The timeless Romeo and Juliet was a joy to watch. The cast of only seven actors included Oliver Lynes, Lorna Jinks, Jonathan Mulquin, Penny Lisle, Laurence North, Cameron Harle and Yvonne Martin—most of who were trained in the Bristol Old Vic Theatre School. Watching Romeo and Juliet for the third time allowed me to think deeper; to observe why this particular tragedy never ceases to captivate. I realised all the more how it is a play of extremes: there is the humour of Mercutio (Laurence North was hilarious!), the sassy character of the nurse and the magical-thinker Romeo whose first discussions of his pervious infatuation with Rosaline are completely ridiculed. Then, especially after the interval, the audience engages with pure rage, jealousy, strife and passionate love—fighting destiny’s fate. The sheer pace of this play leaves every viewer engaged.
All seven of the cast introduce the prologue; the word ‘blood’ is said in unison but each character speaks a line—then Romeo and Juliet together say ‘a pair of star-crossed lovers take their life’. This particular Romeo and Juliet is wonderfully raw; hardly any characters exit; each individual sits along the sides of the white tiled stage when their lines have ceased. They either reside as an active audience to the new scene, in which they exhort facial expressions, laugher and sound effects—or they rise up again playing, an alternative or less significant character. Camerson Harle, for example plays Tybalt, Paris and the Chorus. The upper part of the actors faces are painted white to highlight their eyes and facial expressions in the small, dark theatre room—overtime the tears of grief rub this away. Minimal props are used throughout the play; the white stage consists of one white block in the middle where the characters rest, hide and finally die; it serves as the perfect platform for two people to end their lives in each other’s arms.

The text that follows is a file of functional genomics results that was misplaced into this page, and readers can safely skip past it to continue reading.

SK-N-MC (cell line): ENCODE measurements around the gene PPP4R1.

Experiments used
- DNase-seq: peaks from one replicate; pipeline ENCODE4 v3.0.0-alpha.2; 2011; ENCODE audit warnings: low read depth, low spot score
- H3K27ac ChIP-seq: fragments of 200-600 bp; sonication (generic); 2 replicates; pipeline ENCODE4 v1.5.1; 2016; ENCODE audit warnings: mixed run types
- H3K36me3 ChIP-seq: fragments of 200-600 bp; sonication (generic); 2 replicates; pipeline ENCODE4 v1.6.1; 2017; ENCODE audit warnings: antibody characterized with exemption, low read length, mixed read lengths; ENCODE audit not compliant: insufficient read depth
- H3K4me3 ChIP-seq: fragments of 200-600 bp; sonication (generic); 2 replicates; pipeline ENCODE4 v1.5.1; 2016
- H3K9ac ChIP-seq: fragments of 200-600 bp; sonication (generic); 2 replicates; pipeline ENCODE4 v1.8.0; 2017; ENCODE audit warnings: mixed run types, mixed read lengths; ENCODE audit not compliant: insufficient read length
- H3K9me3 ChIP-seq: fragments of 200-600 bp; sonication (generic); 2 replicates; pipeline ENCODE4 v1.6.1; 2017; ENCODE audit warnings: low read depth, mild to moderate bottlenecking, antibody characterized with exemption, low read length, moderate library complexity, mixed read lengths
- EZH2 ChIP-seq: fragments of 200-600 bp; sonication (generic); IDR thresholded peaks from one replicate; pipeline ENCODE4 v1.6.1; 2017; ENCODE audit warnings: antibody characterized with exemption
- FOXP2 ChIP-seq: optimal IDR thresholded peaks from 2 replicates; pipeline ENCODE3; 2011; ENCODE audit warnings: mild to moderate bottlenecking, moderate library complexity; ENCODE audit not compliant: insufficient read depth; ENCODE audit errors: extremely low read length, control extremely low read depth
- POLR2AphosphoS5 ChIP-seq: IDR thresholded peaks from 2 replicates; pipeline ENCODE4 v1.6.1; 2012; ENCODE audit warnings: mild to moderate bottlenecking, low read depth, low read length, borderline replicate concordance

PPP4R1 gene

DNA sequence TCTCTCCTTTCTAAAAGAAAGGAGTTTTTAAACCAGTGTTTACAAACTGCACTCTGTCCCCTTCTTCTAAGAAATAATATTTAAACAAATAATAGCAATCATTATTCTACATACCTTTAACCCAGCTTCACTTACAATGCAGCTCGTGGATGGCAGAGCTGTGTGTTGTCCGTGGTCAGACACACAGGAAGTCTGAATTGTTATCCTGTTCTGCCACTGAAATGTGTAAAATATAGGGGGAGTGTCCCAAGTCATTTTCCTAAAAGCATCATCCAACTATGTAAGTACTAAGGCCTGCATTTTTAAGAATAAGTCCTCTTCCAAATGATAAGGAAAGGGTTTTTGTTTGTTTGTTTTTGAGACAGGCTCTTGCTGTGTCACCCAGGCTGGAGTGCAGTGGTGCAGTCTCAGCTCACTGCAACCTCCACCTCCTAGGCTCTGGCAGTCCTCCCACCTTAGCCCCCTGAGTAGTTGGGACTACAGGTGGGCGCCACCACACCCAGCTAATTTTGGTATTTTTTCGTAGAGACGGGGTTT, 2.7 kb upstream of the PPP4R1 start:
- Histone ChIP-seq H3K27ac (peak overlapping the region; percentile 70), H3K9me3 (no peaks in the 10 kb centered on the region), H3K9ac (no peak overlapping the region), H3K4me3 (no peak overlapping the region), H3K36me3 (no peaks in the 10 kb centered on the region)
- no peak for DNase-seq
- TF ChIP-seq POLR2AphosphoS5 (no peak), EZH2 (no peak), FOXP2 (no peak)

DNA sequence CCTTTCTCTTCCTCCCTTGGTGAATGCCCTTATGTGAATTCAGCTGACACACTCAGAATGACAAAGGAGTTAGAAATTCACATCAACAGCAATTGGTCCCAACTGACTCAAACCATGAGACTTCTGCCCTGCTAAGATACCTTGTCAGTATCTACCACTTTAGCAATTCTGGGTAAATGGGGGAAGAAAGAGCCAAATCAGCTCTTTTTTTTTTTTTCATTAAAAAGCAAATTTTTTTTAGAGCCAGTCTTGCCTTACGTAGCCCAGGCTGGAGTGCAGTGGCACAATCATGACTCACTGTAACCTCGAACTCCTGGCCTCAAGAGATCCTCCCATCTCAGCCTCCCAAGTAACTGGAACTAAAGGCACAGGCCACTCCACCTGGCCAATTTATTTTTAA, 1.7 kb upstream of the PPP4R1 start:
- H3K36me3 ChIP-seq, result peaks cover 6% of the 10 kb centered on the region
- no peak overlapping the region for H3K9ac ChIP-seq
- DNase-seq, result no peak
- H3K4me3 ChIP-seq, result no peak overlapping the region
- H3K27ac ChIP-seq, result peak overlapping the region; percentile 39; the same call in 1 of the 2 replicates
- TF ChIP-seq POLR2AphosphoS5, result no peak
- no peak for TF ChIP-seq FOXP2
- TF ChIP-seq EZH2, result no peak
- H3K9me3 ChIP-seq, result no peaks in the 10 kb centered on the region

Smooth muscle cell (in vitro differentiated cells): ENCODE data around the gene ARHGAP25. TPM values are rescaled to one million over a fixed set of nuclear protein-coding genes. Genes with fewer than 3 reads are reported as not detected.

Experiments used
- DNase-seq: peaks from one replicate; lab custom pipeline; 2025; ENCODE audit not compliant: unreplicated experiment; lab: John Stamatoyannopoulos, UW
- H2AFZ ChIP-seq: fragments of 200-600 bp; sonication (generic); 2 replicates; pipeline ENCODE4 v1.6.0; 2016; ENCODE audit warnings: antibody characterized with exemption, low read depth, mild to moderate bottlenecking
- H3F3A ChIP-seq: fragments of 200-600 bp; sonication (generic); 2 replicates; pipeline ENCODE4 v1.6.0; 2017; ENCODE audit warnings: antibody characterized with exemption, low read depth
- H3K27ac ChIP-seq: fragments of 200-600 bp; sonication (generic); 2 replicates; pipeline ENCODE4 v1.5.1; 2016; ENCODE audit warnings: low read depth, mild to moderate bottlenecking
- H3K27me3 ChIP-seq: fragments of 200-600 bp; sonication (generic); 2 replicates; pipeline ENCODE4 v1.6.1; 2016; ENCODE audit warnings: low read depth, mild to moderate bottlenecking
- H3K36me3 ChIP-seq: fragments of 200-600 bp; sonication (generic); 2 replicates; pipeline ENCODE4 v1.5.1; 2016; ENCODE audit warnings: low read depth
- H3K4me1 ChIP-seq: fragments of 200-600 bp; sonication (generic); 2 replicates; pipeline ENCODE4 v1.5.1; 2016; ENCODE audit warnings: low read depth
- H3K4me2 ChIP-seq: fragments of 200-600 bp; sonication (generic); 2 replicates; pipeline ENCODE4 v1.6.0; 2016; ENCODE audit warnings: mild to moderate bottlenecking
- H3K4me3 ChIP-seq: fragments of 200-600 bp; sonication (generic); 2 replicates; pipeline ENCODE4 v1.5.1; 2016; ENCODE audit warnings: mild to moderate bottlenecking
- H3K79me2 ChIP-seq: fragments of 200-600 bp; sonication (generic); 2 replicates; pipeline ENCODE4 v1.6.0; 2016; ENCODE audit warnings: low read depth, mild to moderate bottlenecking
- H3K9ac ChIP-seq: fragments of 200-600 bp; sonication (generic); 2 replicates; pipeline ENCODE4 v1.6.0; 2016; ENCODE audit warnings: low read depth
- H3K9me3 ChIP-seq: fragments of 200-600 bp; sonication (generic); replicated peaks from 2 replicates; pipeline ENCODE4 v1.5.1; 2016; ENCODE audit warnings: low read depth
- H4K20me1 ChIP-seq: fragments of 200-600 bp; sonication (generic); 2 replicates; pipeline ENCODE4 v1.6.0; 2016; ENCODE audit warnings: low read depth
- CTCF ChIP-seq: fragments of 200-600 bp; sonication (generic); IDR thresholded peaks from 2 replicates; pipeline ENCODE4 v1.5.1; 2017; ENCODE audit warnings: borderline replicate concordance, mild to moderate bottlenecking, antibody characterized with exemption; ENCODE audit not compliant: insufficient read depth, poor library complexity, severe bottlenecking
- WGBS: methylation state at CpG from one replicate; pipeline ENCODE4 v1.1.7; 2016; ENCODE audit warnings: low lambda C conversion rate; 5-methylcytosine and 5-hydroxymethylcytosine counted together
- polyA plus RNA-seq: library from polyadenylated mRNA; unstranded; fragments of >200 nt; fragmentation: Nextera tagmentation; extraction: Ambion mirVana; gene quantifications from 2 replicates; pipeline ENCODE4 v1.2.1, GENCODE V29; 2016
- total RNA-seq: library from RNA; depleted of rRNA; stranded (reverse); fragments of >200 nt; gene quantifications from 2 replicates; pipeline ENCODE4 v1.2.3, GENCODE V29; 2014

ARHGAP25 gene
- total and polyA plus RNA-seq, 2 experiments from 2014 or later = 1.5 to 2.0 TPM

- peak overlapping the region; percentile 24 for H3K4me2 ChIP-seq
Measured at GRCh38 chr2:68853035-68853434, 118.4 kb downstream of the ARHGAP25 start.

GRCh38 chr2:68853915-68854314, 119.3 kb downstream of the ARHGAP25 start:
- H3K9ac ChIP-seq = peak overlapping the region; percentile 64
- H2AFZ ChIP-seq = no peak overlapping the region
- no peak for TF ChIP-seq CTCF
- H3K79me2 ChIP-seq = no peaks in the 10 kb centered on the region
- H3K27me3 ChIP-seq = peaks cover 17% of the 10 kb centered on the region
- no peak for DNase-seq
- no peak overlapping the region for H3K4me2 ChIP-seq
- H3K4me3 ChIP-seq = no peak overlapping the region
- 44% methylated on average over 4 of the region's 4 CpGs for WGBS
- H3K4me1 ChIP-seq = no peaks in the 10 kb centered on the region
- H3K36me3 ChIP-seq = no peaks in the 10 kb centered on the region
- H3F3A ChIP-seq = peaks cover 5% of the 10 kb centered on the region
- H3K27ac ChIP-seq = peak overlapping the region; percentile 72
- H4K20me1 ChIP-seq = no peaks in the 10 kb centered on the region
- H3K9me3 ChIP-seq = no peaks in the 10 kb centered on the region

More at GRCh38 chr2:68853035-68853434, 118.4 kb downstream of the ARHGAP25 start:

A favourite moment is the famous ‘balcony scene’ in Act Two, where Romeo and Juliet express their love in linguistic bliss. Both characters are on opposite ends of the stage, looking towards the audience (Romeo with his head up and Juliet with hers down), speaking to each other as if both bodies are physically visible to the other. Oliver Lynes and Lorna Jinks master this scene with the innocence and infatuation of anyone who begins to truly love for the first time. A bright red ribbon is stretched by two actors across Juliet’s shoulder level and is creatively used to represent the balcony she leans on. The same red ribbon is then used by the Friar to tie the knot of marriage between both lovers—yet it is also used to represent the blood that stains Romeo’s hands in his murder of Tybalt.
If you are looking for a classic play that delivers its true purpose, the Pleasance’s Romeo and Juliet is highly recommended!